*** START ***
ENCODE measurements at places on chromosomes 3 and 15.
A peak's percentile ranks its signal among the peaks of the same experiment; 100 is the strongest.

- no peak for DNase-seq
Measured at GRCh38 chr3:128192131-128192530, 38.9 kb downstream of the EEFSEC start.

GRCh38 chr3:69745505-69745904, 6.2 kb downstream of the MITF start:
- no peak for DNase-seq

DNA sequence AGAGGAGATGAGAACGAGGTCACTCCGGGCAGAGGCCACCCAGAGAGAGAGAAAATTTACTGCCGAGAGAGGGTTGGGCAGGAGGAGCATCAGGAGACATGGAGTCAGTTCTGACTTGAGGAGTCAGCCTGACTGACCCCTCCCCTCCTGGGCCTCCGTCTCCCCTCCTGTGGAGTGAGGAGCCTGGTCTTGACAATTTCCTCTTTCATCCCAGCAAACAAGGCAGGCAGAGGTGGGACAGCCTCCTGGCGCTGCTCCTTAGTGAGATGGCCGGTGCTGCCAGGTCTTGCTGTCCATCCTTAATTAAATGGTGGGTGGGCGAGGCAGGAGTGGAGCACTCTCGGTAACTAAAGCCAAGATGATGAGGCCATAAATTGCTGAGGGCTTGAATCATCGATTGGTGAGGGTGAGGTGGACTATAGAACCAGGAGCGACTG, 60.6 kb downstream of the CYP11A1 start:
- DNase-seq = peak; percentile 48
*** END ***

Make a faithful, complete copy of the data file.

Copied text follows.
ENCODE measurements at places on chromosomes 3 and 15.
A peak's percentile ranks its signal among the peaks of the same experiment; 100 is the strongest.

- no peak for DNase-seq
Measured at GRCh38 chr3:128192131-128192530, 38.9 kb downstream of the EEFSEC start.

GRCh38 chr3:69745505-69745904, 6.2 kb downstream of the MITF start:
- no peak for DNase-seq

DNA sequence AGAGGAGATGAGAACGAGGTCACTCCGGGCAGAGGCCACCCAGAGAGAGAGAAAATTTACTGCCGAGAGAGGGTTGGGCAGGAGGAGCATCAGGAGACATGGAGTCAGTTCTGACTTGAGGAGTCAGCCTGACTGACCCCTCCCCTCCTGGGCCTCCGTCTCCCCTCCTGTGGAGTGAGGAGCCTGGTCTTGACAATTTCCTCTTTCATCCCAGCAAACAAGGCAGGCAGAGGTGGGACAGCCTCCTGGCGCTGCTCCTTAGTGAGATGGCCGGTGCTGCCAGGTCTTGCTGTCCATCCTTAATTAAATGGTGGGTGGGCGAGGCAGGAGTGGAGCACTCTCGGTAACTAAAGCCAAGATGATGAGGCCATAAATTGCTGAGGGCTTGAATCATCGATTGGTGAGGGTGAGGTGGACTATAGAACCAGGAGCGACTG, 60.6 kb downstream of the CYP11A1 start:
- DNase-seq = peak; percentile 48